Many years ago, I attended a talk by Michael Shapiro. He was doing something on memory and place, and showed a clip from some Steve Martin movie–Father of the Bride, maybe II–and a colleague of mine, ever the concerned young scholar, said Yes, but Professor Shapiro, over in Bosnia (which was going on at the time), people are dying, and here you are showing movies. What does this tell us that we should do to stop that?
And he replied: Who is this “we”?

In his current column, Paul Krugman channels his inner pomo and opens with a similar story:

A few months ago I found myself at a meeting of economists and finance officials, discussing — what else? — the crisis. There was a lot of soul-searching going on. One senior policy maker asked, “Why didn’t we see this coming?”

There was, of course, only one thing to say in reply, so I said it: “What do you mean ‘we,’ white man?”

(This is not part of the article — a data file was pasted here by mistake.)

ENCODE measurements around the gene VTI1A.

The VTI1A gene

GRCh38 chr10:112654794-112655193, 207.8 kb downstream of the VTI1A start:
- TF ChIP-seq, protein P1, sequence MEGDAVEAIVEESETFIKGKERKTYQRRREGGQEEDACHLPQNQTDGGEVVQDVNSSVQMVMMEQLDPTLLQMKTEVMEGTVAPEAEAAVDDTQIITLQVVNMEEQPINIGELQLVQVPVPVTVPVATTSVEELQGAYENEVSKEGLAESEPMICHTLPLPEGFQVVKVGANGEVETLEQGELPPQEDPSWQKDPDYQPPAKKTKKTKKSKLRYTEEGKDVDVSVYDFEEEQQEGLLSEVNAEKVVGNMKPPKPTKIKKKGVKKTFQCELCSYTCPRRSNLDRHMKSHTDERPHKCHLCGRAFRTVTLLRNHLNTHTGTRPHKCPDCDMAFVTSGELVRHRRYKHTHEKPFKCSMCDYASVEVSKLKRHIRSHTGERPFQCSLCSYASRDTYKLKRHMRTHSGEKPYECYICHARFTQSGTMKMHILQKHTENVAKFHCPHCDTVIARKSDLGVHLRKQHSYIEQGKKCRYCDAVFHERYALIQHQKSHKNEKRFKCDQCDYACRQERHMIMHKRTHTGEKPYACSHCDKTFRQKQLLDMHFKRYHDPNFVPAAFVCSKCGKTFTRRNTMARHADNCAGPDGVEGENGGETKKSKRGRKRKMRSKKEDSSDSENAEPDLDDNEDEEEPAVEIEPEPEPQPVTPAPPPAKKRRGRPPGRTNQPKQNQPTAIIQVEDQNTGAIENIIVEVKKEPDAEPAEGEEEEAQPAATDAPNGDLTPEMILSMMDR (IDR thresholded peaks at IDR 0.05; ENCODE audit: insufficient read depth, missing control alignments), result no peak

His point–the “establishment” didn’t allow itself to see this coming, despite the fact that a number of critics and contrarians warned otherwise. Thus, this, “unprecedented” crisis “no one” saw coming.

Krugman makes a key point: that this economic event is constructed as a “crisis” rather than a natural correction that could have been (was) foreseen and for which we might have (should have) planned in advance (and a few did). An accepted wisdom of success is built around particular policy choices to make them seem “rational” and “logical” and when something doesn’t fit those, it portends a “crisis.”

This point is not all that new to the constructivist IR literature– Weldes pointed out, with respect to the Cuban Missile Crisis, that a series of events must be discursively constructed to be a crisis.

So to is an economic crisis. There are plenty who saw this coming, and some who saw this as a natural and needed corrective to an out-of-control market. They just don’t count as part of that “we.”